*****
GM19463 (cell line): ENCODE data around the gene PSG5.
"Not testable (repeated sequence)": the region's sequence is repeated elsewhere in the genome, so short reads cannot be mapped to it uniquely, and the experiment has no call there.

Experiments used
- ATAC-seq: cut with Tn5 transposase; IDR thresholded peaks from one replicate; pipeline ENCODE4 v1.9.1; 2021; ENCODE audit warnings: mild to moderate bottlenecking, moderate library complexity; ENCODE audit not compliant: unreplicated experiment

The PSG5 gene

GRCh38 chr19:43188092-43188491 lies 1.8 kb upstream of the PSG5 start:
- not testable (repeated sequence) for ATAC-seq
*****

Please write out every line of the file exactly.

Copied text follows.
GM19463 (cell line): ENCODE data around the gene PSG5.
"Not testable (repeated sequence)": the region's sequence is repeated elsewhere in the genome, so short reads cannot be mapped to it uniquely, and the experiment has no call there.

Experiments used
- ATAC-seq: cut with Tn5 transposase; IDR thresholded peaks from one replicate; pipeline ENCODE4 v1.9.1; 2021; ENCODE audit warnings: mild to moderate bottlenecking, moderate library complexity; ENCODE audit not compliant: unreplicated experiment

The PSG5 gene

GRCh38 chr19:43188092-43188491 lies 1.8 kb upstream of the PSG5 start:
- not testable (repeated sequence) for ATAC-seq